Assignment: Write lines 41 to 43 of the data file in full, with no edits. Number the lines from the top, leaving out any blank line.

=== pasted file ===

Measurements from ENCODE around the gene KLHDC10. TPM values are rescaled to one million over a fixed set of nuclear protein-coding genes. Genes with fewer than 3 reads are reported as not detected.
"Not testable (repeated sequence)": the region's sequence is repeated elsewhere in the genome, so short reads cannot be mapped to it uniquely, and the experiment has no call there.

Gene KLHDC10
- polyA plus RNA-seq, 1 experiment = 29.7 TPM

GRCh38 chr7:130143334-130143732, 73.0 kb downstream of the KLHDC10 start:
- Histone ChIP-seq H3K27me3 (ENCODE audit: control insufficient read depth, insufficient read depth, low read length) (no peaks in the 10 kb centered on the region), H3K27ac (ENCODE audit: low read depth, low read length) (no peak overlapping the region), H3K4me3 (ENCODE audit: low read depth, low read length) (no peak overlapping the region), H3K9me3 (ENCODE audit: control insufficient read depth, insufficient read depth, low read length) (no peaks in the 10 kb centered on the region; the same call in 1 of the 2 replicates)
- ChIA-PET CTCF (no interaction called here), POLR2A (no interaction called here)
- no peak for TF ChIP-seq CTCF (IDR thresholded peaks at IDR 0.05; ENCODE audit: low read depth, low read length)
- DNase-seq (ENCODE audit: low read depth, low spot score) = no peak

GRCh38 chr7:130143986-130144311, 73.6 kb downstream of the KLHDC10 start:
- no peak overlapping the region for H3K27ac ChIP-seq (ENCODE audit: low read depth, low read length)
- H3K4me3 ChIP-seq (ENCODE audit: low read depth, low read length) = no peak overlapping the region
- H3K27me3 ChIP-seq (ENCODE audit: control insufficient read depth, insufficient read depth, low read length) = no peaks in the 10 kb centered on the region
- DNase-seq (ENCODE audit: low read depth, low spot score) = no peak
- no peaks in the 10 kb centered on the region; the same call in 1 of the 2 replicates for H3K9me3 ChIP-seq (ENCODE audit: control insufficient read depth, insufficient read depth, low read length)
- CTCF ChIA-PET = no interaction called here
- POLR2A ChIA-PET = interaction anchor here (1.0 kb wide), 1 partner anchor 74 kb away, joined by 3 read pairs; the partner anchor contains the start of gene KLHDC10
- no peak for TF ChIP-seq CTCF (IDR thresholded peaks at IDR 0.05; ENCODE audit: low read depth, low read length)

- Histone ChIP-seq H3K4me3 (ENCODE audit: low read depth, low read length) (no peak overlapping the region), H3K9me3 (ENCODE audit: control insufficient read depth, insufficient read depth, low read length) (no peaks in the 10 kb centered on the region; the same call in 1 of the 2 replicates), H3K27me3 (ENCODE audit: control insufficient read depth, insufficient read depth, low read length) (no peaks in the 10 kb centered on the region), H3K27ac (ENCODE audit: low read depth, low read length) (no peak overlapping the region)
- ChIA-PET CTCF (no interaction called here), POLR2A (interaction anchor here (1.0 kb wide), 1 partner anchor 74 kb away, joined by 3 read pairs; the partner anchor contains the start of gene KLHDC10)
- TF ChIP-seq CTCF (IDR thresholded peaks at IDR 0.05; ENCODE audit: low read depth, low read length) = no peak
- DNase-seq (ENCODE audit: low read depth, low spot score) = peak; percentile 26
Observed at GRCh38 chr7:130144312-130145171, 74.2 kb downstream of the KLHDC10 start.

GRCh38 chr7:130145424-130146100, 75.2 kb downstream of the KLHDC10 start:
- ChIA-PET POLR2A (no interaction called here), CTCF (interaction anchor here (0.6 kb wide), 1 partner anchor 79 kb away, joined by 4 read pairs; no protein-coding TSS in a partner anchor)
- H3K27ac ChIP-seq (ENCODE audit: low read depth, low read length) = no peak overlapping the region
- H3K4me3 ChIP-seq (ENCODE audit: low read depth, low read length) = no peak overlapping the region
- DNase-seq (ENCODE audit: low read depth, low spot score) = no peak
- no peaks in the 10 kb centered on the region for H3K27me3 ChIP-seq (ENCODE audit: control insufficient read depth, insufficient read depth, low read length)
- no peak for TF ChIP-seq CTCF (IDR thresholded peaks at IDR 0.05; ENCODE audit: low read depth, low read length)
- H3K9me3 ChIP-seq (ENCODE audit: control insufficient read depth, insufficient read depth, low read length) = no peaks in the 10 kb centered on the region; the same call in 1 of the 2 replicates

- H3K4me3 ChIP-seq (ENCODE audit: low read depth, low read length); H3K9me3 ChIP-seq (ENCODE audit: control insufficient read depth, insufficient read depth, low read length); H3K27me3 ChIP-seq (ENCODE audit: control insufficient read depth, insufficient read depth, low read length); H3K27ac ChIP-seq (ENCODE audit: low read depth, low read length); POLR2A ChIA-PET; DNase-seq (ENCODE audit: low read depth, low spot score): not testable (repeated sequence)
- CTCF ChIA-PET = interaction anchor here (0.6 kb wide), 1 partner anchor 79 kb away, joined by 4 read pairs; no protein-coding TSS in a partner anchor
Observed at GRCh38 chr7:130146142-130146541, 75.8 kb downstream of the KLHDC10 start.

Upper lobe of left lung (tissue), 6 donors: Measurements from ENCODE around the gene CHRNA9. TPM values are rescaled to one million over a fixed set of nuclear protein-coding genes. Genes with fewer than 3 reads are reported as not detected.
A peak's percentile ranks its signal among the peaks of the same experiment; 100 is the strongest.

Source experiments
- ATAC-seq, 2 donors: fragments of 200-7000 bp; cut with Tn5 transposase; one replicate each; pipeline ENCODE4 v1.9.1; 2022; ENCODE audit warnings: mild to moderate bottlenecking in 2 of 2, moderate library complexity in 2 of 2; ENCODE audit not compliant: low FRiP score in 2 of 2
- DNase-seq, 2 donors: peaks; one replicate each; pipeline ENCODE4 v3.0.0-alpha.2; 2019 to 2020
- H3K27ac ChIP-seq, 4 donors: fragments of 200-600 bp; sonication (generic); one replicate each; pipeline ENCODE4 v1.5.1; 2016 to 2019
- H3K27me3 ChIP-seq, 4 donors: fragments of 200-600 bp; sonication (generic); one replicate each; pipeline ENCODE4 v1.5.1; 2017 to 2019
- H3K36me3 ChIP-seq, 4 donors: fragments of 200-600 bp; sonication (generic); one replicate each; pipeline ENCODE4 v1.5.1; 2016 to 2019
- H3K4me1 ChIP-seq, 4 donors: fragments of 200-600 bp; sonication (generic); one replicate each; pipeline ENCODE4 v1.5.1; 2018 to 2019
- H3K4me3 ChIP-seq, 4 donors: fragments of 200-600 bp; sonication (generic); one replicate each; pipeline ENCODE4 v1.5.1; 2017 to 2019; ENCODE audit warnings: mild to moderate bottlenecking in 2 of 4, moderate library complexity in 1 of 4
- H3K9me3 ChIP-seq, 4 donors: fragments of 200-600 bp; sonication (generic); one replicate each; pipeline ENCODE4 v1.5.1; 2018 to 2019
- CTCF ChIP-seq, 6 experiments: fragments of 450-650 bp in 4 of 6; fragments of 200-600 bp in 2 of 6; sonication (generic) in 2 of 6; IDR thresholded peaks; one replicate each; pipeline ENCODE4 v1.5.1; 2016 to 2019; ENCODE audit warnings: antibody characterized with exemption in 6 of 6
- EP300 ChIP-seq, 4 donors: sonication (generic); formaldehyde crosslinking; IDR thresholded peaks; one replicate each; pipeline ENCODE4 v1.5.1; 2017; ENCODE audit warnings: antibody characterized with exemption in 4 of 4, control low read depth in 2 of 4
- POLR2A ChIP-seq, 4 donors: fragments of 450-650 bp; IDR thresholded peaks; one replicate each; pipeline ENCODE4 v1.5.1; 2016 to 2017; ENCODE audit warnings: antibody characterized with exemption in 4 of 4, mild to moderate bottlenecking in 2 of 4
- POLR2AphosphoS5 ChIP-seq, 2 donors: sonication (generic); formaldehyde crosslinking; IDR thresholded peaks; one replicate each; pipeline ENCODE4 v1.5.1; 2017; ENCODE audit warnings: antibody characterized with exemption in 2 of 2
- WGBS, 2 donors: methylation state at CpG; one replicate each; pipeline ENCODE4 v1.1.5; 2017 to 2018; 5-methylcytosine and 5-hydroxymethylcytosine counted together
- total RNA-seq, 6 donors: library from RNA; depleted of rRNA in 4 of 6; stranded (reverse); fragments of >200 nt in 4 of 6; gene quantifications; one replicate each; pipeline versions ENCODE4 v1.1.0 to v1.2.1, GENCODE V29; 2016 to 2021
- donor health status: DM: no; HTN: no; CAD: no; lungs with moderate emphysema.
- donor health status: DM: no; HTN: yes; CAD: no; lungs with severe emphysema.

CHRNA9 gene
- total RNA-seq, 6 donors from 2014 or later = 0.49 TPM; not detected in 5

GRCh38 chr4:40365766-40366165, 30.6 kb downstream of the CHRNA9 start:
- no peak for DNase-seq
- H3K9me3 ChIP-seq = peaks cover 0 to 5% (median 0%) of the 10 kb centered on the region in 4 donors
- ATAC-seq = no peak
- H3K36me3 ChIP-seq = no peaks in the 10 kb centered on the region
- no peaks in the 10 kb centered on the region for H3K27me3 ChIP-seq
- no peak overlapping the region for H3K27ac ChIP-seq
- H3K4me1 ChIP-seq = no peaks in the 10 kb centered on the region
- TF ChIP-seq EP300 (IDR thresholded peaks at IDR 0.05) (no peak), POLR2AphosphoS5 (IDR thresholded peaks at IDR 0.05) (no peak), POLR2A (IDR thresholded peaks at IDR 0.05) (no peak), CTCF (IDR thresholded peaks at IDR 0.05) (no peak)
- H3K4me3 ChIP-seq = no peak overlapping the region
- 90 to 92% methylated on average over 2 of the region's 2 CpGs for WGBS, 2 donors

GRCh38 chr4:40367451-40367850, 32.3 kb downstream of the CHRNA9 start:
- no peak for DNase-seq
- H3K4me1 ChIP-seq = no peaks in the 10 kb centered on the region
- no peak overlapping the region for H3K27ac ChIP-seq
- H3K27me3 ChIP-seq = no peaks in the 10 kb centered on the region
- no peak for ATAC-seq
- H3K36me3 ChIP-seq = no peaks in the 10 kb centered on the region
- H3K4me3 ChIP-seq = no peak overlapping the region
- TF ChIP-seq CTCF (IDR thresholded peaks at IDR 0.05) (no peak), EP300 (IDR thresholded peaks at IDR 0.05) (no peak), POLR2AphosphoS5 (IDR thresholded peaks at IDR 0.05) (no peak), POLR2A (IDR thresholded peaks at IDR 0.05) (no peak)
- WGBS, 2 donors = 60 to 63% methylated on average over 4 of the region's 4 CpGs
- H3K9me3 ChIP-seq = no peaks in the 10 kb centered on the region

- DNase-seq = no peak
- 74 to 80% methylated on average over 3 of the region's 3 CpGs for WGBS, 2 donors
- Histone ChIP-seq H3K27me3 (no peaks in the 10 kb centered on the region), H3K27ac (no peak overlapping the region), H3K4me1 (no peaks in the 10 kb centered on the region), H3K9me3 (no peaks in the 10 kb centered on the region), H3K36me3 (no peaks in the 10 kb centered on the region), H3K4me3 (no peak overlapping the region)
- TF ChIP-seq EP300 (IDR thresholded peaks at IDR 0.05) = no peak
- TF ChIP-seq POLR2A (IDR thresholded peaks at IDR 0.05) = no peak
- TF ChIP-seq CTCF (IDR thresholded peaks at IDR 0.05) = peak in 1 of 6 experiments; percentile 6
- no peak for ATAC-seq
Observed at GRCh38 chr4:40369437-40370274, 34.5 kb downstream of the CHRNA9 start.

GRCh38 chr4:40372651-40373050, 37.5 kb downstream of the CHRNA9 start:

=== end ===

- H3K27me3 ChIP-seq, 4 donors: fragments of 200-600 bp; sonication (generic); one replicate each; pipeline ENCODE4 v1.5.1; 2017 to 2019
- H3K36me3 ChIP-seq, 4 donors: fragments of 200-600 bp; sonication (generic); one replicate each; pipeline ENCODE4 v1.5.1; 2016 to 2019
- H3K4me1 ChIP-seq, 4 donors: fragments of 200-600 bp; sonication (generic); one replicate each; pipeline ENCODE4 v1.5.1; 2018 to 2019